This week's editor

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Adam Ramsay is co-editor of OurKingdom.

Read openDemocracy author, Michael Edwards' blogs from the Manchester conference - the latest contributions to an ongoing discussion in the run-up to the UN's MDG Summit in New York. The UN General Assembly is reviewing the Millennium Development Goals. It will: - bring together the world’s leading poverty researchers, policymakers, activists and practitioners;

- analyse the successes and failures of the first decade of concerted global efforts to eradicate poverty;

- set out practical proposals for reducing poverty in the next ten years

Follow the blog on Twitter@edwarmi

Will the poor always be with us?

Well, that’s it for the Manchester conference and this is the last blog I’m going to write. The last soggy vegetables have been cleared away from the tables, and I’m not referring to the academics who took part. British institutional food is a wonder to behold and a nightmare to digest, as a leading Indian poverty researcher complained to me over lunch earlier today: “rice - this is rice?” Or it could have been the carrot cake, or even mashed potato... Read on

Reducing Global Poverty - Back to the Future?

When I was a PhD student in the late 1970s I was taught that there was no one route to poverty-reduction, but that since some countries had already reduced poverty pretty well we should learn from their experience. Not exactly rocket science is it? Read on...

Policies or politics for the poorest?

It’s day two of the Manchester conference, and yes, it is still gray and rainy, the natural camouflage of this city that it wears to disguise its charms. The focus has turned to how poverty can be reduced, especially what the academics call “chronic” poverty which affects at least half-a-billion of the world’s poorest people on an “enduring and persistent basis.” Read on...

Moving beyond the Millennium Development Goals: A more honest conversation?

It is critically important that the heads of state attending the Millennium Development Goals (MDGs) Summit consider the best way to support the complex and difficult process of making sustainable human progress in poorer countries. Those working within the development sector who know that the current paradigm is inadequate must take the initiative within their sphere of influence to create a kind of movement for change together that is both principled and politically expedient

Is world poverty declining and if so why?

Is world poverty declining and if so why? It’s a deceptively simple question with no straightforward answers, as keynote presenters Joe Stiglitz and David Hulme confirmed at this morning’s opening session (well, it is an academic conference so what did you expect?) Read on...

Ten Years of War Against Poverty: What Have We Learned?

Michael Edwards says welcome to Manchester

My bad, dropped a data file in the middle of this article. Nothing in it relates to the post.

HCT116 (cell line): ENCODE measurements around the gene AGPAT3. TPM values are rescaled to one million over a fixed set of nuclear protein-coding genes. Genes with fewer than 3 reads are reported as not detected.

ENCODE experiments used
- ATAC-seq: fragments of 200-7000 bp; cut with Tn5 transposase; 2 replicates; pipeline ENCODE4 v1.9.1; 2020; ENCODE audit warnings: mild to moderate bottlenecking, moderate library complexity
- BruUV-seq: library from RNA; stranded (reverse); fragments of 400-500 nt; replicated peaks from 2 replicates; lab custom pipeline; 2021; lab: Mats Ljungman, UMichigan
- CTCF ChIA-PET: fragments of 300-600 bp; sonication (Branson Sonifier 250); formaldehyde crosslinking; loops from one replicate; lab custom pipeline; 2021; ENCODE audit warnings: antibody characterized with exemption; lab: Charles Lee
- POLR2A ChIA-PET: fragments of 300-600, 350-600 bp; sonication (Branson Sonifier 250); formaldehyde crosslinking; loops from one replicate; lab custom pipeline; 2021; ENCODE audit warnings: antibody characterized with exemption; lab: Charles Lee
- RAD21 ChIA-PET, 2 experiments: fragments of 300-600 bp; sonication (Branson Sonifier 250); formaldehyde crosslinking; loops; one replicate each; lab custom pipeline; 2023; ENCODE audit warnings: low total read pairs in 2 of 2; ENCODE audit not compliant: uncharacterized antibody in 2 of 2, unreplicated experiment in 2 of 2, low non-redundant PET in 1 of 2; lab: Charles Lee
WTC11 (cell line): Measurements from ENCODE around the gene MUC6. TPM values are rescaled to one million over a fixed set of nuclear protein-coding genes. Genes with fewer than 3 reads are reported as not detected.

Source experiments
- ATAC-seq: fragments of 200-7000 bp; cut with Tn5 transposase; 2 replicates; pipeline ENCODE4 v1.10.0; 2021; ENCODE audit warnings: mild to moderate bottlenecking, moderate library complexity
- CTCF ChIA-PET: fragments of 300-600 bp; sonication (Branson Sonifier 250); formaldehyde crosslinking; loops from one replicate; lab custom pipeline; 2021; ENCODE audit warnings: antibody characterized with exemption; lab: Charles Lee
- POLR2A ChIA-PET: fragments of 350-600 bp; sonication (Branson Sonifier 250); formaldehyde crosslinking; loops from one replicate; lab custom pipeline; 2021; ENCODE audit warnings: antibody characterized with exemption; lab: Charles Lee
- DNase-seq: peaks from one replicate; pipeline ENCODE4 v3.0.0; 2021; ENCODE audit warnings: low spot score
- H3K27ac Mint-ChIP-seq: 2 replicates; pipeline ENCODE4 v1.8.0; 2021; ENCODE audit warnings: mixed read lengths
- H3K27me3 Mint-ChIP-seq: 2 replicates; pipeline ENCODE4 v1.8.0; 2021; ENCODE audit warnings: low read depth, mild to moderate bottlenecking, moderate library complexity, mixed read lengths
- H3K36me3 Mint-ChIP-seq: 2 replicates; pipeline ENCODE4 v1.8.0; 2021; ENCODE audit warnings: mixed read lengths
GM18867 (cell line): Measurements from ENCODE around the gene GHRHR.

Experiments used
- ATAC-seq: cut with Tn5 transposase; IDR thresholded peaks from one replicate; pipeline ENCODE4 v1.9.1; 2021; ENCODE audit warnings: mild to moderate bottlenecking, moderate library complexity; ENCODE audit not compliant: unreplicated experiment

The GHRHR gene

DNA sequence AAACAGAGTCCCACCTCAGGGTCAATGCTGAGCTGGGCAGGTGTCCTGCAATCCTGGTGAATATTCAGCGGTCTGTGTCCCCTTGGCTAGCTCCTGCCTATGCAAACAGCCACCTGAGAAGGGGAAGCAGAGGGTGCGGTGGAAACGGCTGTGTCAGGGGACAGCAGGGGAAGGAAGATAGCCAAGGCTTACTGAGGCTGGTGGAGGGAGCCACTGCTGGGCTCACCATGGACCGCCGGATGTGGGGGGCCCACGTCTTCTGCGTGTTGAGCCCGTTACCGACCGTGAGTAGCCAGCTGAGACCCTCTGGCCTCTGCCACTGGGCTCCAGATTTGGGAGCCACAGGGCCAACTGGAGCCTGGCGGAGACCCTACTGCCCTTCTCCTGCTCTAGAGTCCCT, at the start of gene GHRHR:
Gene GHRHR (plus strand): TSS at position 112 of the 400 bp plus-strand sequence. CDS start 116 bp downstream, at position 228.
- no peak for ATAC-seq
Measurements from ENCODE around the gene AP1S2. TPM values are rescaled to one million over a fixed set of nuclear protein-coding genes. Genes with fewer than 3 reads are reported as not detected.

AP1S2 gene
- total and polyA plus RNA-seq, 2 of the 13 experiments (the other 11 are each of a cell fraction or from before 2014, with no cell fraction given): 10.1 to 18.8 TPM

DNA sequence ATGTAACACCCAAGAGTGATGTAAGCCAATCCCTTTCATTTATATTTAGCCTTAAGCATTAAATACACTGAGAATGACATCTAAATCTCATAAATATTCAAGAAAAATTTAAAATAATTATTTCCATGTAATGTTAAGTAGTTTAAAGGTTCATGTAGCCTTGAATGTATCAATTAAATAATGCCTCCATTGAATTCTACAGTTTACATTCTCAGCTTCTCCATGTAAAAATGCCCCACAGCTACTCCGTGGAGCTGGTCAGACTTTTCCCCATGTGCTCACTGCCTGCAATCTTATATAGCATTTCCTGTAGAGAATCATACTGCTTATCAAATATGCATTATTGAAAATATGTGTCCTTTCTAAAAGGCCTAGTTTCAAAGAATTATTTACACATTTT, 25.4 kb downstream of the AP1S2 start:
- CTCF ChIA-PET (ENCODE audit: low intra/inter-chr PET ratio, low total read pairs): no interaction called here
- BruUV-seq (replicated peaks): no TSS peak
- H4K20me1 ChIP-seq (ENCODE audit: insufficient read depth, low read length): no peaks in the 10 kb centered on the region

Ten years of war against poverty - what have we learned? That’s the question that brings 500-or-so scholars and activists to Manchester this week to debate the causes of, and remedies for, global poverty, and I’ll be blogging from the conference on openDemocracy for the next three days. Coming just a fortnight before the UN General Assembly meets for its own review of the Millennium Development Goals, the Manchester conference provides a less official, and hopefully more self-critical, opportunity to discuss what has gone well and not-so-well in the first decade of concerted efforts to eradicate extreme poverty worldwide.

Read on

Is aid working? Is this the right question to be asking?

“Is it working?” is the question most commonly asked of aid. In response, aid agencies feed the public a diet of overwhelmingly “good news stories” to convince them that it is working. This diverts attention from the central question: how to reduce the major gap between what aid currently does and what it could achieve. How donors provide aid is a major cause of aid’s current ineffectiveness.

Aid pessimism: myth and reality

Aid commitments should be met not despite but because of the current financial crisis, and aid allocations prioritised for the poorest, and most vulnerable countries - are among the recommendations in this reply to Phil Vernon.

Four immediate responses to Phil Vernon

Phil Vernon asks if overseas development aid is working. This is a good moment, he argues, to take a step back and ask ourselves whether we would call today’s aid policy and practise successful in providing sufficient impetus to overcome the strong forces worldwide that keep people poor. Four immediate replies…

Overseas development aid: is it working?

This is a good moment for taking a step back and asking ourselves whether we would call today’s overseas development aid policy and practise successful – successful, that is, in providing sufficient impetus to overcome the strong forces worldwide that keep people poor
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